What Does SPF Mean?

August 8, 2018

Even though summer is halfway over, August is Summer Sun Safety Month. Which means there is still time to be conscious about practicing sun safety. One major way you can do this is by slathering on some sunscreen.

Choosing a sunscreen can be a daunting task. With so many combinations of numbers and specializations (SPF what?), it’s no wonder a lot of people skip wearing sunscreen altogether. To clear up some of the confusion, let’s talk more about what SPF is as well as its importance when using the right sunscreen for your skin.

Read More Categories: Skin Cancer, Cancer Risk, Cancer Prevention

How to Use the UV Index to Know When to Stay Inside

July 16, 2018

For most people, summer fun includes summer sun. As you soak up those warm rays, however, keep in mind that prolonged exposure to the ultraviolet radiation of the sun can be harmful to your skin. Since July is known as UV Safety Month, let’s take a moment to learn more about sun exposure, including how much is safe, when you should avoid it, and how it can play a role in the development of skin cancer.

Understanding the UV Index

Did you know that the risk of UV damage to your eyes and skin is dependent upon where you live? In the United States, the strength of UV radiation is measured by the UV Index, which provides a forecast of the expected risk of overexposure to UV radiation from the sun based on geographical location.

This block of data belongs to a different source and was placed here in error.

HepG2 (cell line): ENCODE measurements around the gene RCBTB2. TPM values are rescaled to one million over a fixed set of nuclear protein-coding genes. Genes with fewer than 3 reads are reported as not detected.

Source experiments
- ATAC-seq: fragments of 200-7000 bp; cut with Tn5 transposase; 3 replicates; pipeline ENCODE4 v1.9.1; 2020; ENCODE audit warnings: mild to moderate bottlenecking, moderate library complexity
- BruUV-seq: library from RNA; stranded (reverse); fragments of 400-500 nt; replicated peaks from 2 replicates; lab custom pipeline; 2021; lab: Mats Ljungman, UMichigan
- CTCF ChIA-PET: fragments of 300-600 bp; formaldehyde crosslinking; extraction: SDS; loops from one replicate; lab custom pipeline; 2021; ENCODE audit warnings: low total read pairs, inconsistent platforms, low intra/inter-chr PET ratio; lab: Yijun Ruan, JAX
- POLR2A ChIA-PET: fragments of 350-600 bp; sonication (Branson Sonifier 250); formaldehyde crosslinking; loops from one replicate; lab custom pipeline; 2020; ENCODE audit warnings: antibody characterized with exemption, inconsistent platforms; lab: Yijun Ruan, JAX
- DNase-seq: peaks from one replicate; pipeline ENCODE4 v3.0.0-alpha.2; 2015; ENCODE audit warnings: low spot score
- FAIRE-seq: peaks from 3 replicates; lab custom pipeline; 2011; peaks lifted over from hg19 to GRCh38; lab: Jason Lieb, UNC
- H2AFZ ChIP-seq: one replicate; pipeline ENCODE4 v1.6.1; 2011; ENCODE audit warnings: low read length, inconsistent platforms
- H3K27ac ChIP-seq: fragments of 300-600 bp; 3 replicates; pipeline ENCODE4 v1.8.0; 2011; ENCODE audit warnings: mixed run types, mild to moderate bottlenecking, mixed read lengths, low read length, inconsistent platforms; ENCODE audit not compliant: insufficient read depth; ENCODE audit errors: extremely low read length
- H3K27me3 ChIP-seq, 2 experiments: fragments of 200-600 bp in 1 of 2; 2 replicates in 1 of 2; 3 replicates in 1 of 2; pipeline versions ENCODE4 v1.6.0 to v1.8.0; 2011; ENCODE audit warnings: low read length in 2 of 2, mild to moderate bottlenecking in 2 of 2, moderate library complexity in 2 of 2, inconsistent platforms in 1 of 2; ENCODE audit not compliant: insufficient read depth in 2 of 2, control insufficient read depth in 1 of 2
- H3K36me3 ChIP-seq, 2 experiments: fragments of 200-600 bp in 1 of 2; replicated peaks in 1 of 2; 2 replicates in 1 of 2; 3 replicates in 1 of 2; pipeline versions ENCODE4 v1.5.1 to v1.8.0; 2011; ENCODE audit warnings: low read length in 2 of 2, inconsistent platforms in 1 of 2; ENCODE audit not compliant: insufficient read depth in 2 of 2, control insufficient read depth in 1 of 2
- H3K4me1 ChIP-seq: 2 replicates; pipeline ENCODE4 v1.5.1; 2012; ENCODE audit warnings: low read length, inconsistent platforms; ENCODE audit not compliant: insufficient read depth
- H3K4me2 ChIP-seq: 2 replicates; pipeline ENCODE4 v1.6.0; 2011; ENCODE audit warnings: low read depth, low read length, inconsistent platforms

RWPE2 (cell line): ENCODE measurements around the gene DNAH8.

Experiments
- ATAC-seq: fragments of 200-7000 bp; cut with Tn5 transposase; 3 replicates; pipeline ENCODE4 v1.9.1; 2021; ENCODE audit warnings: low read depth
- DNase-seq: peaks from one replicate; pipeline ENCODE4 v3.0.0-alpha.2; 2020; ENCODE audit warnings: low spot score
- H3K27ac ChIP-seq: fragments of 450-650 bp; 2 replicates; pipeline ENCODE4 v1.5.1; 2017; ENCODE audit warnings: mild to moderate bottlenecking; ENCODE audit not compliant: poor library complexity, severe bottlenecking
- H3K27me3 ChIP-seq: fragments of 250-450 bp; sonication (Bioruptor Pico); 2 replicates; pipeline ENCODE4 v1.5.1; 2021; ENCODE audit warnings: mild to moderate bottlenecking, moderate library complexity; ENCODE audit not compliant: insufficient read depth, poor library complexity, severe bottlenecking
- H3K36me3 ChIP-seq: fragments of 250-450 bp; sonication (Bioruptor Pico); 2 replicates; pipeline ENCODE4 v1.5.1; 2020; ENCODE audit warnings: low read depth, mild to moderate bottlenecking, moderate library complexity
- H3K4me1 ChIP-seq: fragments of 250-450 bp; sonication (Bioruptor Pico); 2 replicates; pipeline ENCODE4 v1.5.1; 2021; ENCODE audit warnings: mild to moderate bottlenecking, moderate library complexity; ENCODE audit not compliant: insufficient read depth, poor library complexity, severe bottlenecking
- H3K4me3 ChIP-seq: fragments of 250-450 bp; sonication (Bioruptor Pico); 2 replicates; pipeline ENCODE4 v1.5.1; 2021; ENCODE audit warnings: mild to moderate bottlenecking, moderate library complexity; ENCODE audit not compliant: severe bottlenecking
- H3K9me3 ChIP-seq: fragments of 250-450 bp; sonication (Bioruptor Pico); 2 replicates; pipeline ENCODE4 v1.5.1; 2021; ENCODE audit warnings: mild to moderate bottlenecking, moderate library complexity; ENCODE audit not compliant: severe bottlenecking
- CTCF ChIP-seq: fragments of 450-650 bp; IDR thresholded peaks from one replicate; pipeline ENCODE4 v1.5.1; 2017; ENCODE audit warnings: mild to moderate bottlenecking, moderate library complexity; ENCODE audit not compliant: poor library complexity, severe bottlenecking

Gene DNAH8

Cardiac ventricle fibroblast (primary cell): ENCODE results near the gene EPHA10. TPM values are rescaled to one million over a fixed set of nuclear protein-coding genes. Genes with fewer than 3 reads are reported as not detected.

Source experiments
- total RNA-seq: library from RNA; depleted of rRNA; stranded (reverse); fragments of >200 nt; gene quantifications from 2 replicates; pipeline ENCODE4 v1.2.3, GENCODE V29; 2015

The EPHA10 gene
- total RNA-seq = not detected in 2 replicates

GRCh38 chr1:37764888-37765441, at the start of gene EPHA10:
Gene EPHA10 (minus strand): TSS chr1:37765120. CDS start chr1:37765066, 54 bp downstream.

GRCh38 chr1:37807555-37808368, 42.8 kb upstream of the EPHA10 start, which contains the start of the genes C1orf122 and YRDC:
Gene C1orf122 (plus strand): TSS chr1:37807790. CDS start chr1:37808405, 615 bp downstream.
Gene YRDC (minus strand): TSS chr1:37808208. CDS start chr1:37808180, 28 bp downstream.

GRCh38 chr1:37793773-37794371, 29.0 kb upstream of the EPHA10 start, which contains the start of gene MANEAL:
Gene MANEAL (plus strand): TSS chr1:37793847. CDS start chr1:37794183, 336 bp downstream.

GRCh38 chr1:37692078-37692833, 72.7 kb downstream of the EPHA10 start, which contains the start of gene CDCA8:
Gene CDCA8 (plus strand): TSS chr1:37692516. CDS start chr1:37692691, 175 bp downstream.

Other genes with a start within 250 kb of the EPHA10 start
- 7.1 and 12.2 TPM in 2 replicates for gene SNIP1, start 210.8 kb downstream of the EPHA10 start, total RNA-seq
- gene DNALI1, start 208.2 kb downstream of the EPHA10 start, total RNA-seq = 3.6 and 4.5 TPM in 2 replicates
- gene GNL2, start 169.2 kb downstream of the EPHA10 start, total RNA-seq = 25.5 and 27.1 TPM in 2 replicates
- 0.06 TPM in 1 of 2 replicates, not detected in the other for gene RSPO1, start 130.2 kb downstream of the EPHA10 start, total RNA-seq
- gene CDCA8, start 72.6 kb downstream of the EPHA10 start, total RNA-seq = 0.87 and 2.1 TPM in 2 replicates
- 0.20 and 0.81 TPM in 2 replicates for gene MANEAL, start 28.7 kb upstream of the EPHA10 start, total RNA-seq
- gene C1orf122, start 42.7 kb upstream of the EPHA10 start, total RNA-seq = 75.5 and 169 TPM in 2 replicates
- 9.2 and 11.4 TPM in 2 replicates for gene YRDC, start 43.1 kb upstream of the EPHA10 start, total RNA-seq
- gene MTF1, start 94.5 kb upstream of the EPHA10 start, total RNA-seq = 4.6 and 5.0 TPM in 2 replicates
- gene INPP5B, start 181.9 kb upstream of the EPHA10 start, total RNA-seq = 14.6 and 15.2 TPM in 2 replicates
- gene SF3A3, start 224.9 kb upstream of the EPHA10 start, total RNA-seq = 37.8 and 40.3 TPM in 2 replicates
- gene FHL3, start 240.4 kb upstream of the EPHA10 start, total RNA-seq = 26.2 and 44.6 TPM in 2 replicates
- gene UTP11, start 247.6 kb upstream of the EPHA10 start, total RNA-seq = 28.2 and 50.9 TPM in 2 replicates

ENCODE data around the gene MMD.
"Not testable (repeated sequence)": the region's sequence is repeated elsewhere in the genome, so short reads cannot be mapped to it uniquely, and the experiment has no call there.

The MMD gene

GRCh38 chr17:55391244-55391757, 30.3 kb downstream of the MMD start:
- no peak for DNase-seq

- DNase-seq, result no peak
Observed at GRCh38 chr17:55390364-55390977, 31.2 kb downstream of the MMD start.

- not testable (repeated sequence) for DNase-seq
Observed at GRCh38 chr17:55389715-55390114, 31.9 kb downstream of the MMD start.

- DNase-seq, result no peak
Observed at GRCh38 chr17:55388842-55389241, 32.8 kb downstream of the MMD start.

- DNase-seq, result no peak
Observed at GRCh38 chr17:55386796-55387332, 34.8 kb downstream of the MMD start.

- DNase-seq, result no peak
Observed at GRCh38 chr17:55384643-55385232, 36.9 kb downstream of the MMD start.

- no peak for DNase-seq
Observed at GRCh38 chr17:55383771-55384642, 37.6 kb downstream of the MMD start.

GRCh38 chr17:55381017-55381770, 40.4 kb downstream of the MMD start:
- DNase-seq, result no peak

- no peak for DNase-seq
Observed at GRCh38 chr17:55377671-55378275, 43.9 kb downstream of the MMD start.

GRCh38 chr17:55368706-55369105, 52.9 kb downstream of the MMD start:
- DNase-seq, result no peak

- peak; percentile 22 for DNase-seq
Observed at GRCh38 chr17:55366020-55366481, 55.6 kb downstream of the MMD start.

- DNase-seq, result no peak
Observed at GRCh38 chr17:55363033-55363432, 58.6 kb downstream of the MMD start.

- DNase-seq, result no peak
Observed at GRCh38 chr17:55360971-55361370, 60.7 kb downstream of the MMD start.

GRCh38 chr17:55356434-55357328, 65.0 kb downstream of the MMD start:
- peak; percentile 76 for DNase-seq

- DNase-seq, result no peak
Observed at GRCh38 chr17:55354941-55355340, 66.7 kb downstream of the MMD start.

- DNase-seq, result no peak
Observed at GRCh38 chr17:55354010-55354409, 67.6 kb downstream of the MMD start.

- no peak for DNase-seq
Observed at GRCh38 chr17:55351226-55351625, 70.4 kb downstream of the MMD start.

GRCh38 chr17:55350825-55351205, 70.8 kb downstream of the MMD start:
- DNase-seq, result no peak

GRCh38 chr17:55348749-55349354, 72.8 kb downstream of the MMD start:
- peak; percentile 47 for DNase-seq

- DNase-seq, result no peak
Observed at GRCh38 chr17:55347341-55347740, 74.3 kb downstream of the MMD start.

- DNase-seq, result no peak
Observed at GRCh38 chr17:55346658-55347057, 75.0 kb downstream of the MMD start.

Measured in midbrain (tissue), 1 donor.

Read More Categories: Cancer Risk, Skin Cancer, Cancer Prevention

Is Your Weight Affecting Your Risk of Developing Cancer?

June 6, 2018

It’s no secret that being carrying excess pounds can lead to serious health consequences–but did you know that it can also raise your risk for certain types of cancer? National Health and Nutrition Examination Survey (NHANES) showed that in 2011–2014, nearly 70% of U.S. adults aged 20 years or older were overweight or obese.

Research shows that higher amounts of body fat can increase the risk for several types of cancer, including liver cancer, kidney cancer, colon cancer, rectal cancer, endometrial cancer, esophageal cancer, pancreatic cancer, gallbladder cancer, thyroid cancer, cervical cancer, ovarian cancer, and breast cancer (in women past menopause). Obesity also increases the risk for developing advanced prostate cancer, which is the most dangerous stage of the disease. 

Read More Categories: Cancer Risk

Genetic vs Genomic Testing: What’s the Difference?

May 29, 2018

Although the terms “genetic” and “genomic” are often used interchangeably, they are actually very different. Learning more about the differences between them can help clear up some of the confusion we often see related to hereditary genes linked to developing cancer.

Genetic Testing  

Genetics usually refers to the study of specific, individual genes and whether they are passed from one generation to the next. Cancer researchers have studied hereditary gene mutations (changes) that can play a role in the development of cancer.  

Read More Categories: Cancer Management, Cancer Risk, Genetic Testing

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